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January 2017 Archives

Virginia woman faces DWI charge in accident involving policeman

All drivers have likely had a moment when they were momentarily unaware that traffic had slowed or stopped. In most cases, drivers are able to recover from a momentary lapse (that can occur for a variety of reasons). In some rare cases, an accident occurs. Unfortunately, a woman in Virginia faces a DWI charge after police say that she crashed into the rear of an unmarked police car.

The unanticipated costs of enforcing certain criminal laws

The state of Virginia has recently announced that it will be cracking down on illegal cigarette sales. Some individuals or criminal organizations allegedly buy cigarettes in bulk in Virginia, where the tax is only $3 a carton, smuggle them to New York, where the tax is $44 a carton, and sell them directly to consumers for slightly less than what they would cost locally. The enterprise is said to be more profitable than trafficking in harder drugs.

Facing charges for driving under the influence - of caffeine?

One of the most bizarre cases of a DUI recently came from California and concerns a man who was pulled over and tested both with a breathalyzer and a lab blood test. The former indicated zero blood alcohol content, and the latter revealed that the man had not used any of the usual recreational narcotics that impair driving, but did show that the man had consumed caffeine. Even though drinks that have caffeine are not known to impair driving, the unfortunate driver is facing a DUI charge anyway.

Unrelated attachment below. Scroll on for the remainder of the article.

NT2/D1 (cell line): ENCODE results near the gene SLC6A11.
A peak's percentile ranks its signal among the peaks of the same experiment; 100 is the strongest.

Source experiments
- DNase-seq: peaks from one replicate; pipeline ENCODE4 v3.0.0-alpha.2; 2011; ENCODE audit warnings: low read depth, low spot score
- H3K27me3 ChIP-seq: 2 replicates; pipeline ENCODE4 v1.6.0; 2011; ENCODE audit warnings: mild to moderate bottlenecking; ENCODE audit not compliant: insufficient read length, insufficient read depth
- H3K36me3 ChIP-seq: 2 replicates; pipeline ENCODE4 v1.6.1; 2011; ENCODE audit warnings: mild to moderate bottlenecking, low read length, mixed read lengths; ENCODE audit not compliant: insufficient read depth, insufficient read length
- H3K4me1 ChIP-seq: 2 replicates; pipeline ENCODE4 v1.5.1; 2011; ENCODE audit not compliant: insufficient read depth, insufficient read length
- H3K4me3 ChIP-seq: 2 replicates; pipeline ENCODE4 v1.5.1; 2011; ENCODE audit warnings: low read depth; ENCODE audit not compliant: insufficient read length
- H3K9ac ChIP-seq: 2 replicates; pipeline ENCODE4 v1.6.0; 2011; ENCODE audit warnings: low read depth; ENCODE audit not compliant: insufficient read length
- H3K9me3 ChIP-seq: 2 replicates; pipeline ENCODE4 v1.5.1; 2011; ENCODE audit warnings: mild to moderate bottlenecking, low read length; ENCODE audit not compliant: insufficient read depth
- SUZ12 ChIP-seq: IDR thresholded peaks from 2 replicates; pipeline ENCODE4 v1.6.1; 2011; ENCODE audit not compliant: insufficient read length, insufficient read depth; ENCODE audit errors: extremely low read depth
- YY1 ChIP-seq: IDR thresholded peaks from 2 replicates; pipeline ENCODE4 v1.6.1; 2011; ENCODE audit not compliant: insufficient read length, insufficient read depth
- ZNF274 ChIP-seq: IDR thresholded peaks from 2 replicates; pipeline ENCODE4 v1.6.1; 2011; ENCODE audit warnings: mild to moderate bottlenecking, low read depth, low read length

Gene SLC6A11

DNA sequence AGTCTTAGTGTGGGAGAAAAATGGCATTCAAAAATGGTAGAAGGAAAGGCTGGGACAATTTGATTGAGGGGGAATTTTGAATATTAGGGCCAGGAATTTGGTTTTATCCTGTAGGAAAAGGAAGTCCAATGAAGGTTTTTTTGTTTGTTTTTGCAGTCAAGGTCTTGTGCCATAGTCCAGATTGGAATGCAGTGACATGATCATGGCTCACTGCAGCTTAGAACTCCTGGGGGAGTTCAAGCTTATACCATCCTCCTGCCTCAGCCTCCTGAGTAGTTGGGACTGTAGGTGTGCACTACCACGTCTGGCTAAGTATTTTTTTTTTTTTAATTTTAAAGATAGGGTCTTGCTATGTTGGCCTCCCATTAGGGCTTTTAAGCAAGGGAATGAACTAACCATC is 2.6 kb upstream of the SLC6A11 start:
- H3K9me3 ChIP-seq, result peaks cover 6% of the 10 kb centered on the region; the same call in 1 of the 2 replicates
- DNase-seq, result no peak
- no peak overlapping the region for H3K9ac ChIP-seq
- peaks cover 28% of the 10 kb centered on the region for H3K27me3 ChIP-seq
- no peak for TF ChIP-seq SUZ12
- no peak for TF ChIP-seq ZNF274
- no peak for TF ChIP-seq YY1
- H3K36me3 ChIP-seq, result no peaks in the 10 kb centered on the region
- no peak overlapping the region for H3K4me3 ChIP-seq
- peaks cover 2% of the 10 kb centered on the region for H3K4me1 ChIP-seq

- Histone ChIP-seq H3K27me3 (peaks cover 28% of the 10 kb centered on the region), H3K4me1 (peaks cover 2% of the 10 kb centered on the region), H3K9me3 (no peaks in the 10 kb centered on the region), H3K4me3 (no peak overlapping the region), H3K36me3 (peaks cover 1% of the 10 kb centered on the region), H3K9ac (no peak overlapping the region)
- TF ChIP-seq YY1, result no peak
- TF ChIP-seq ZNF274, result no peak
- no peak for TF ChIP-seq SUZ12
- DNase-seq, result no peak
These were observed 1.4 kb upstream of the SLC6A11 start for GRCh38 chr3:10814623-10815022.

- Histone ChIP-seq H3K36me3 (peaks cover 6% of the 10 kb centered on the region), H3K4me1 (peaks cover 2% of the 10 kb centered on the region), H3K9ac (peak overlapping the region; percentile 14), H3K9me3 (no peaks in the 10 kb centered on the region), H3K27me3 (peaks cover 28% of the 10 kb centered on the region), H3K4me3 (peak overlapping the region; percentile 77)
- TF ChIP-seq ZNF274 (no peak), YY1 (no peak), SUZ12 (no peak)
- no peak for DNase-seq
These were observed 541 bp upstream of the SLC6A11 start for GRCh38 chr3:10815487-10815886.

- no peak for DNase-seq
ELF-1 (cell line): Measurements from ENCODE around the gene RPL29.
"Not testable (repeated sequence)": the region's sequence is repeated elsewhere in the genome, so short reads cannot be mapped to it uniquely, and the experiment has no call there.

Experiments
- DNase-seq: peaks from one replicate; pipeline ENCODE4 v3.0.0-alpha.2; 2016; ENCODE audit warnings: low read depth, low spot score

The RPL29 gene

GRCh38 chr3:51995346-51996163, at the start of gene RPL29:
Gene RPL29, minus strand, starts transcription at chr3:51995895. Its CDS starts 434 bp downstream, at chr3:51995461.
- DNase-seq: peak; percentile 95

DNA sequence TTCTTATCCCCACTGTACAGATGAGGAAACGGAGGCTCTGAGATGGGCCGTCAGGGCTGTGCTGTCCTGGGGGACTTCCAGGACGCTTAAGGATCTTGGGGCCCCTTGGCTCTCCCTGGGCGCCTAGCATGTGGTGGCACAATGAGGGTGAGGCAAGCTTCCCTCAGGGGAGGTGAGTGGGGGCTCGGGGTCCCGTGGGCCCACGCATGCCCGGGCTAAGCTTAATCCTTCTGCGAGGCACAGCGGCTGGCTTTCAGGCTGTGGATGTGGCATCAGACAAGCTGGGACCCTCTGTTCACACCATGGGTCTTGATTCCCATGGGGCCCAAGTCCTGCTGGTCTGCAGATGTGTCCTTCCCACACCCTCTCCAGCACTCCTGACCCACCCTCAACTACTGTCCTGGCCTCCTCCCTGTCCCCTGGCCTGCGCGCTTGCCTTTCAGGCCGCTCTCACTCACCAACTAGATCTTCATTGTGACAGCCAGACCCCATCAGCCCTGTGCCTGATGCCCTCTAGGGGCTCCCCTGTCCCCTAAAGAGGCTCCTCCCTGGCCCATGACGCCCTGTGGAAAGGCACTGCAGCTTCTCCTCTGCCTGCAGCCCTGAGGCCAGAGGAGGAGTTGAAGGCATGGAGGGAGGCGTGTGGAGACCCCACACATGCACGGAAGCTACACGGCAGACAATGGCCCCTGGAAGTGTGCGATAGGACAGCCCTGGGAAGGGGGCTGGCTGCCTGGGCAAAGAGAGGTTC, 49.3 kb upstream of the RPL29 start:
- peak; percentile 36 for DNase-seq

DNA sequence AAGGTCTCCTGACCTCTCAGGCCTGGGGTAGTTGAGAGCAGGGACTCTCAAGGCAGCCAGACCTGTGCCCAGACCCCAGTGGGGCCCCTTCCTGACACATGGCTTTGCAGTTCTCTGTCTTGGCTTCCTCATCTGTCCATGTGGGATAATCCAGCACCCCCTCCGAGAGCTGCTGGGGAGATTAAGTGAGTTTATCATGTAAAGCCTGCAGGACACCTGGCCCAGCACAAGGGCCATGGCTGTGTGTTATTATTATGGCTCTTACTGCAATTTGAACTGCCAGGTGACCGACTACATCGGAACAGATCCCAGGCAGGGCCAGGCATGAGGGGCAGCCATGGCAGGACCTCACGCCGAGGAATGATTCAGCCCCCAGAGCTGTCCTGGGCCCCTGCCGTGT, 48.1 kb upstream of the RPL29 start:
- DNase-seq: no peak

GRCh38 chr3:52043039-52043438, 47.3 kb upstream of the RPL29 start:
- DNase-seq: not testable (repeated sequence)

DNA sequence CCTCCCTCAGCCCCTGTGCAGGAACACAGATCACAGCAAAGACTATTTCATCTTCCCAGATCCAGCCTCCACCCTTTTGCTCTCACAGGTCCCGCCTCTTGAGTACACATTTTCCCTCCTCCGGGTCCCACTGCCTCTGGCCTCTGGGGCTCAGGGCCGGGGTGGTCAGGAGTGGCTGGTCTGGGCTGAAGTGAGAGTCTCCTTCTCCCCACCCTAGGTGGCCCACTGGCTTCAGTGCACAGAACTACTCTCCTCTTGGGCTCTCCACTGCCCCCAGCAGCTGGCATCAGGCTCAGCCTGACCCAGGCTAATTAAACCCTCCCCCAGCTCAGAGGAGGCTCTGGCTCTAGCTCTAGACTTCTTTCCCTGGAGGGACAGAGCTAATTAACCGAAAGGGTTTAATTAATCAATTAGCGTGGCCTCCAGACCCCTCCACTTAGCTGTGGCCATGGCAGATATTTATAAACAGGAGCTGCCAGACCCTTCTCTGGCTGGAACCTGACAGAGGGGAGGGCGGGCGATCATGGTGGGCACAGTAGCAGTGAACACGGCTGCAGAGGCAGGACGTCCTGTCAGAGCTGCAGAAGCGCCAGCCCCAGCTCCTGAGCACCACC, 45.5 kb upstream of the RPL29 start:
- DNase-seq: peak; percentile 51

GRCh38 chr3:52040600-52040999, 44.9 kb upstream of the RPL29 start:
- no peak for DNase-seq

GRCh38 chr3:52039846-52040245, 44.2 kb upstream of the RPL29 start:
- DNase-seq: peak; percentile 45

License plate readers & databases: legal dilemmas abound

In theory, automatic license plate readers can be an effective crime-fighting tool. The idea is that the optical reader scans the license plates of cars going down the road and creates a record of the license plate, model and make of cars, and the time and place that the record was retrieved. The record is compared to a “hot list” of license numbers of cars involved in a crime, stolen vehicles, hit and runs, or cars seen leaving a crime scene. The information is sent to an officer near where the recording took place who can then follow up. A large number of crimes have been solved that otherwise might not have been, using this system.

Will sentencing reform continue after President Obama?

Virginia is notoriously harsh in the prosecution of people charged with low-level drug offenses. Possession of certain scheduled narcotics has been classified as a class 5 felony, for example. In a law-and-order culture informed by the war on drugs, prosecutors seemingly compete with one another to exact the longest sentences they can manage, often tacking on other charges such as possession of a firearm, to make the incarceration even harsher than it otherwise might be.